In the summer of 2011, when Brian Smith opened the first Ample Hills Creamery ice cream shop in Brooklyn, he actually ended up losing 25 pounds. That’s what happens when you work 14 hours a day turning buckets of milk and cream into zany ice cream flavours like “Salted Crack Caramel.”
“I’d never done a day’s work of manual labour in my life,” the former horror movie screenwriter tells Business Insider. But now he had a new type of blockbuster hit on his hands, and was working himself to exhaustion trying to sustain it.
Ample Hills became a runaway success right out of the gate. The shop was written up in the New York Times and had a line out the door its first weekend. Smith ended up having to shut down the shop for a week after being open just four days. He simply ran out of ice cream.
“We were definitely unprepared for that level of success,” Smith says. “We were psychologically prepared for failure. We had plan B’s in mind, but we hadn’t really planned for success.”
Since that summer in 2011, Ample Hills’ success has only grown. Smith and his wife Jackie Cuscuna, a high school teacher who joined the business full time in December, now operate 5 shops total (including kiosks), and have raised $US4 million from prominent tech investors to open a factory in Brooklyn.
The factory, which will span 15,000 square feet and employ between 25 and 50 people, is the centrepiece of a new expansion plan for Ample Hills.
The model going forward, Smith explains, starts with their first shop on Vanderbilt avenue.
“The Vanderbilt shop makes only one ice cream flavour on-site,” he says. “It’s called ‘The Commodore’ because that was Cornelius Vanderbilt’s nickname,” and it’s a flavour inspired by his life.
Every new Ample Hills shop will have one flavour you can only get at that specific location, and which you can see being made in front of you. The rest of the flavours will be made in Ample Hills’ new factory.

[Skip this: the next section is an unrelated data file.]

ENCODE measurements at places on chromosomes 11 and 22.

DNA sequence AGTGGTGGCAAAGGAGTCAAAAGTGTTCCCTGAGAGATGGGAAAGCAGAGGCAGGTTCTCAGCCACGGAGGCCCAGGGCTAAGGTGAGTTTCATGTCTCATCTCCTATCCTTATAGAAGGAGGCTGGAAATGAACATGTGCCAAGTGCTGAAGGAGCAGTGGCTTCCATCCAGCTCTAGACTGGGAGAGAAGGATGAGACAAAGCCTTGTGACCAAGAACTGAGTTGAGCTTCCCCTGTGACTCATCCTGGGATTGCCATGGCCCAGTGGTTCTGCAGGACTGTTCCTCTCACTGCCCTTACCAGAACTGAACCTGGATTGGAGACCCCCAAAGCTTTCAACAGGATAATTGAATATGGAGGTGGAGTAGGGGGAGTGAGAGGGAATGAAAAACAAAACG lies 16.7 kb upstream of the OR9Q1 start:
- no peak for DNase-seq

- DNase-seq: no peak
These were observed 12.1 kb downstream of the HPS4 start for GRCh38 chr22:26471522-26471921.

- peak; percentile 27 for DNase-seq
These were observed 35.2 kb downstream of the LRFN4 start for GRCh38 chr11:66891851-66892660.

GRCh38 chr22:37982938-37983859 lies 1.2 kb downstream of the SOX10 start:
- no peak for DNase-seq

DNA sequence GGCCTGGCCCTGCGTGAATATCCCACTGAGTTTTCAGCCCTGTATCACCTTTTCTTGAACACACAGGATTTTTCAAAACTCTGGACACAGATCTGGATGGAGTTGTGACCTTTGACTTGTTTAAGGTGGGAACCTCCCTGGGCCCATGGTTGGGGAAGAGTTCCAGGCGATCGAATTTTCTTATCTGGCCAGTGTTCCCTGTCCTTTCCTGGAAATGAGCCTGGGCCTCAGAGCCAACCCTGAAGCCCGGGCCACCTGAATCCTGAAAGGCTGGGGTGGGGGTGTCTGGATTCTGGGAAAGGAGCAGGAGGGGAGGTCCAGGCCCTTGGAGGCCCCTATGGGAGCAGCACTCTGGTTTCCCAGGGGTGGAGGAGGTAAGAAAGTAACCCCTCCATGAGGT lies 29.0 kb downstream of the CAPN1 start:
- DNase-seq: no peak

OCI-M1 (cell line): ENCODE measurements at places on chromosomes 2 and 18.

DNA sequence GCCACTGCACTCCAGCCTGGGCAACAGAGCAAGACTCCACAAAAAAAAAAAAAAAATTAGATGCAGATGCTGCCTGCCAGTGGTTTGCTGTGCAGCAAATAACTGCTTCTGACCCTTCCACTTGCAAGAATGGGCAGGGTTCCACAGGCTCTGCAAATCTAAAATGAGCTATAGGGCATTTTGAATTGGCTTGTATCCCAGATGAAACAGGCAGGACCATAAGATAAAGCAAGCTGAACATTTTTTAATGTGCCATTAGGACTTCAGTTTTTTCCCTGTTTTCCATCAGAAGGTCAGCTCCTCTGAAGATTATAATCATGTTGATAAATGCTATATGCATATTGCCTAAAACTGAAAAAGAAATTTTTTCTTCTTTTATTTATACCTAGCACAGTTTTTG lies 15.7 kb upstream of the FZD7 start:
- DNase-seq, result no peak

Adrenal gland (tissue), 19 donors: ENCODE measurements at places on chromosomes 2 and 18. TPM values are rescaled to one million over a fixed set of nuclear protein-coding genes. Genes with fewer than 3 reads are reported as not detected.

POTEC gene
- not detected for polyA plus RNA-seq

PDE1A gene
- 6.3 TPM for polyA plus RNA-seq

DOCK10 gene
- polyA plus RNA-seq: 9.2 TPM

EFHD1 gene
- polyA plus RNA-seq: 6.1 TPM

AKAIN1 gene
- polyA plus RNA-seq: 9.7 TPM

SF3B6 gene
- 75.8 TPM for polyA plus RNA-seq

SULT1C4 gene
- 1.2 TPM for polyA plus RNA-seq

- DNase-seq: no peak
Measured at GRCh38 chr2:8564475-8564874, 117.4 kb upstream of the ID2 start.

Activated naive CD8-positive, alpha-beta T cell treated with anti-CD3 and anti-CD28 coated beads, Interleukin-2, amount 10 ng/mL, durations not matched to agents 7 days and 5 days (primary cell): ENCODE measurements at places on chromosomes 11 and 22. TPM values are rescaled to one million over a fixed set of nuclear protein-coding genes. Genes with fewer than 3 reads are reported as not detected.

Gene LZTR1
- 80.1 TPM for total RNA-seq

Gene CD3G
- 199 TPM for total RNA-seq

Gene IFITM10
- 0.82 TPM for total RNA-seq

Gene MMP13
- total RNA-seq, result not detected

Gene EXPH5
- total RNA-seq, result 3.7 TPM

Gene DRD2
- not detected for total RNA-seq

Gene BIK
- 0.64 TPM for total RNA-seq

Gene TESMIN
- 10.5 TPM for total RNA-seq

Smith hopes this will be a way to keep the homemade feel that drew people to the original shop, while allowing the company to grow — first in New York City, then into the rest of the US.
“A big differentiator for us was that we were making everything on site, from beginning to end. People would come and stand in line and they would see me mixing eggs and milk, and chopping cookie dough up into pieces and putting it in the ice cream. You don’t often see the process,” he says.
For Smith, it added a bit of story to the whole endeavour — a narrative. This was central for Smith. Before opening Ample Hills, he had primarily written horror movie scripts.
“I made bad monster movies for TV,” he chuckles. “Ones with giant killer birds and aliens on a runaway train.” His favourite is “Beneath,” a movie which had a short theatrical run and features kids on a rowboat in a lake feeding each other to a monster.
Smith points out that while the kid-friendly aesthetic of Ample Hills could not be further from this “mean-spirited teen horror film,” when he set about raising money from venture capitalists for Ample Hills he felt like he was back pitching a screenplay.
“It forced my wife and I to nail down what it is that makes Ample Hills special,” Smith says.
This round of investment is led by Charlie O’Donnell of Brooklyn Bridge Ventures, and includes Lerer Hippeau Ventures, Red Sea Ventures, the founders of Seamless, and a syndicate headed by the cofounder of Brooklyn Brewery.
So what did they love about Ample Hills?
“A lot of excitement for the tech people was around there being so many business models. There isn’t only one trajectory and one thing.”
Smith will use the money on a three-pronged strategy. The first piece is opening more brick-and-mortar shops, but the second is getting Ample Hills ice cream into grocery stores (now at about 20), and the third is expanding direct shipments to customers.
“I think the ‘e-commerce aspect’ [of selling directly to customers] is what intrigued them. That’s an untapped model and not a lot of people are doing it.”
Ample Hills ships to people around the country using dry ice and Styrofoam containers. Right now, that is a very small portion of the business, at only roughly 3%. And Smith says the heart of Ample Hills will always be brick-and-mortar. But the tech investors think direct shipping could be an important step, according to Smith.
Whatever direction Ample Hills goes, it has already made the transition from “mid-life crisis” to neighbourhood favourite. Now we’ll see whether the rest of the US will get as hooked on Ample Hills as Brooklyn is.
Disclosure: Lerer Hippeau Ventures Managing Partner Ken Lerer is an early investor in Business Insider and currently sits on the board.
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